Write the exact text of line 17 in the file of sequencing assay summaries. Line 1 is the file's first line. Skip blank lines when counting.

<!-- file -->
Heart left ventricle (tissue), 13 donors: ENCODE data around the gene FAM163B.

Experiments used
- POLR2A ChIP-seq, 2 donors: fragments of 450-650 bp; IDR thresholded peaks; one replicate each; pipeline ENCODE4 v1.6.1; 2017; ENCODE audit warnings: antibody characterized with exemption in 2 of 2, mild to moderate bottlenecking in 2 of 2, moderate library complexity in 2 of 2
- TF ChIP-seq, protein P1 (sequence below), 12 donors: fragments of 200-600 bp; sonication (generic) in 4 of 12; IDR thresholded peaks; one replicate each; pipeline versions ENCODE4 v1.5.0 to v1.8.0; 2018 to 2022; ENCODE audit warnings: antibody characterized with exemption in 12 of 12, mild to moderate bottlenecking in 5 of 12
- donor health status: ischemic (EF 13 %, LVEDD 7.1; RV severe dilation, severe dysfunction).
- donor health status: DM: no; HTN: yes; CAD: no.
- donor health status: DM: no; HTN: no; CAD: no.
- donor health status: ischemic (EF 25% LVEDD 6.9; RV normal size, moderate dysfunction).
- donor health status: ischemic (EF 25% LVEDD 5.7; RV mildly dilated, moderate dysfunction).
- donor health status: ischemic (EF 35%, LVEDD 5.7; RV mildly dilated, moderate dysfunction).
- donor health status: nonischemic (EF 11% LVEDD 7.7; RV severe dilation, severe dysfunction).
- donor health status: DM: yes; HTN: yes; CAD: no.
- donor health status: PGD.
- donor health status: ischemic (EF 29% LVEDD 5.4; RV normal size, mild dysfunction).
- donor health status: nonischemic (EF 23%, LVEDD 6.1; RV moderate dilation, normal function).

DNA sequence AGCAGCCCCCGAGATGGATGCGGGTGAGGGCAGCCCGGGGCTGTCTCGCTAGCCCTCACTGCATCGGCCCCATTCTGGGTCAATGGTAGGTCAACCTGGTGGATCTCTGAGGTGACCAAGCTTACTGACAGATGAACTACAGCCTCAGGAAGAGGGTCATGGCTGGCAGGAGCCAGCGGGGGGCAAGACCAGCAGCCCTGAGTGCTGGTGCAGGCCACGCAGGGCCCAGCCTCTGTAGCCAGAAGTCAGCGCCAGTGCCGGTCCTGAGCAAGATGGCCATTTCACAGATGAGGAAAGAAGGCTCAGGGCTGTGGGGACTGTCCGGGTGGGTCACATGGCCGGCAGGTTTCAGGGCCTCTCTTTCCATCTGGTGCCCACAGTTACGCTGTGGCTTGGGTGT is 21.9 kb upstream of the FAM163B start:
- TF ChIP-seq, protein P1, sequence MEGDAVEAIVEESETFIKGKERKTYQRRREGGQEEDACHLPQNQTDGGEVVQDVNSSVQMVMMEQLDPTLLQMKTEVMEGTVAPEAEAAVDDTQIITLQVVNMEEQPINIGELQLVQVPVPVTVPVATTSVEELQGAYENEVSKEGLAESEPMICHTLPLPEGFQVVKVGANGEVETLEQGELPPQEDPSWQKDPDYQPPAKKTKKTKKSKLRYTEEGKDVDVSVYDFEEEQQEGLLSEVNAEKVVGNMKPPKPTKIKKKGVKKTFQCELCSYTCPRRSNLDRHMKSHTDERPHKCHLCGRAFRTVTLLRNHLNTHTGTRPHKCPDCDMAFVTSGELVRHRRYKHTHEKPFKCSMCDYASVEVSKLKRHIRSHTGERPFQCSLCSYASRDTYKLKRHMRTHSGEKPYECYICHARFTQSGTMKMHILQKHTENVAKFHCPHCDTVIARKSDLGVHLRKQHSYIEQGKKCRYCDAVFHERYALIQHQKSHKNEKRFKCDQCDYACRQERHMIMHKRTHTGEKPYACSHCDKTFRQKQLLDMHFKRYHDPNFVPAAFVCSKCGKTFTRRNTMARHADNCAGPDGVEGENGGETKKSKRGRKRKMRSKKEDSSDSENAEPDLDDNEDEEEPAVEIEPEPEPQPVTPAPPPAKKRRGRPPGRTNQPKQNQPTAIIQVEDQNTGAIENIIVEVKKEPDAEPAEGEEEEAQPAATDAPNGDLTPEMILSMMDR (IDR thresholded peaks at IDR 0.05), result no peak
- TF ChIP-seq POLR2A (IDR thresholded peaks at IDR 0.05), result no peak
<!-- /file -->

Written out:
- TF ChIP-seq, protein P1, sequence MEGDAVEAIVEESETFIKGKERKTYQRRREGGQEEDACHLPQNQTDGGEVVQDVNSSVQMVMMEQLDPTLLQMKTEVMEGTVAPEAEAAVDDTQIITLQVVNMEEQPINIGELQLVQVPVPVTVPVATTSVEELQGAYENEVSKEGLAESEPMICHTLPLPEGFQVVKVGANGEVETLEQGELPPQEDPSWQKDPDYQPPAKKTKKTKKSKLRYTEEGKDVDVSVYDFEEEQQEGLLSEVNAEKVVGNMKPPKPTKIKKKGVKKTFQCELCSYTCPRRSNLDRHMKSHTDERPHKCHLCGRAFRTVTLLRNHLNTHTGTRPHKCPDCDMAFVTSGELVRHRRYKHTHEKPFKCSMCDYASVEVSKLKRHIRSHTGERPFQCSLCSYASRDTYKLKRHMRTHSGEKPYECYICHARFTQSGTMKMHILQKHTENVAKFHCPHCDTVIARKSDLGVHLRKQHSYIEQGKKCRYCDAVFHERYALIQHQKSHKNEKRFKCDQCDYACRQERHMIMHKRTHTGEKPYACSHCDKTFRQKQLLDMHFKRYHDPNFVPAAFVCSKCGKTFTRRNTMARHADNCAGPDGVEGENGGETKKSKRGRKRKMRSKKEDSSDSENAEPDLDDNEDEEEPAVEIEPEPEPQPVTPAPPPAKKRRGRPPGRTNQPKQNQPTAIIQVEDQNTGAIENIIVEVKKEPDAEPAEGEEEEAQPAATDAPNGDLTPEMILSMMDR (IDR thresholded peaks at IDR 0.05), result no peak